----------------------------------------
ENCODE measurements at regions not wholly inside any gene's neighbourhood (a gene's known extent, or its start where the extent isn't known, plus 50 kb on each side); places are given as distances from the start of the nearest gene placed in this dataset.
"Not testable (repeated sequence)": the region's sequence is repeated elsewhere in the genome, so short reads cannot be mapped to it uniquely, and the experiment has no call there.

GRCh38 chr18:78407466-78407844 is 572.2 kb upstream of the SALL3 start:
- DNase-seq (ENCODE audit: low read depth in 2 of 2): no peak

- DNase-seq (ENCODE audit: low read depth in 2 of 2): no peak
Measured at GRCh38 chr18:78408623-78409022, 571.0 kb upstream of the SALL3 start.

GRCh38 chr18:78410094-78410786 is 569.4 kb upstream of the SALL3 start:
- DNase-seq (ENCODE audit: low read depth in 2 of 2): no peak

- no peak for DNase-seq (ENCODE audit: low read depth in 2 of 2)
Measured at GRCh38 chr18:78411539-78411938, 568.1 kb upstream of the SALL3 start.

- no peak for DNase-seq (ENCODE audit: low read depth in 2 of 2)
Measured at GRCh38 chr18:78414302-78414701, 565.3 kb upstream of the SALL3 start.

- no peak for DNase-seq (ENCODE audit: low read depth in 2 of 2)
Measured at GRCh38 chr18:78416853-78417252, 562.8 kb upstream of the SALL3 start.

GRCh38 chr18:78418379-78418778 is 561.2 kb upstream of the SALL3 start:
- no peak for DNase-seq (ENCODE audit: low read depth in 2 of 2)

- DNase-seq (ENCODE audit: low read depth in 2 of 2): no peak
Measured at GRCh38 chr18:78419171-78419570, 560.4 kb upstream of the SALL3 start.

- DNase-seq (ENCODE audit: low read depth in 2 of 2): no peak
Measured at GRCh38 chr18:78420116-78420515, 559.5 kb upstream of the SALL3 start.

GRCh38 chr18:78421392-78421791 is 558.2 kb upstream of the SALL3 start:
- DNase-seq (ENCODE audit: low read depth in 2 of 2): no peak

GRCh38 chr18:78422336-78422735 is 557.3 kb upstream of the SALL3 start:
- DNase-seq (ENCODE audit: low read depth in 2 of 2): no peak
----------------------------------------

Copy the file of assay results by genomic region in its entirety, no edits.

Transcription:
ENCODE measurements at regions not wholly inside any gene's neighbourhood (a gene's known extent, or its start where the extent isn't known, plus 50 kb on each side); places are given as distances from the start of the nearest gene placed in this dataset.
"Not testable (repeated sequence)": the region's sequence is repeated elsewhere in the genome, so short reads cannot be mapped to it uniquely, and the experiment has no call there.

GRCh38 chr18:78407466-78407844 is 572.2 kb upstream of the SALL3 start:
- DNase-seq (ENCODE audit: low read depth in 2 of 2): no peak

- DNase-seq (ENCODE audit: low read depth in 2 of 2): no peak
Measured at GRCh38 chr18:78408623-78409022, 571.0 kb upstream of the SALL3 start.

GRCh38 chr18:78410094-78410786 is 569.4 kb upstream of the SALL3 start:
- DNase-seq (ENCODE audit: low read depth in 2 of 2): no peak

- no peak for DNase-seq (ENCODE audit: low read depth in 2 of 2)
Measured at GRCh38 chr18:78411539-78411938, 568.1 kb upstream of the SALL3 start.

- no peak for DNase-seq (ENCODE audit: low read depth in 2 of 2)
Measured at GRCh38 chr18:78414302-78414701, 565.3 kb upstream of the SALL3 start.

- no peak for DNase-seq (ENCODE audit: low read depth in 2 of 2)
Measured at GRCh38 chr18:78416853-78417252, 562.8 kb upstream of the SALL3 start.

GRCh38 chr18:78418379-78418778 is 561.2 kb upstream of the SALL3 start:
- no peak for DNase-seq (ENCODE audit: low read depth in 2 of 2)

- DNase-seq (ENCODE audit: low read depth in 2 of 2): no peak
Measured at GRCh38 chr18:78419171-78419570, 560.4 kb upstream of the SALL3 start.

- DNase-seq (ENCODE audit: low read depth in 2 of 2): no peak
Measured at GRCh38 chr18:78420116-78420515, 559.5 kb upstream of the SALL3 start.

GRCh38 chr18:78421392-78421791 is 558.2 kb upstream of the SALL3 start:
- DNase-seq (ENCODE audit: low read depth in 2 of 2): no peak

GRCh38 chr18:78422336-78422735 is 557.3 kb upstream of the SALL3 start:
- DNase-seq (ENCODE audit: low read depth in 2 of 2): no peak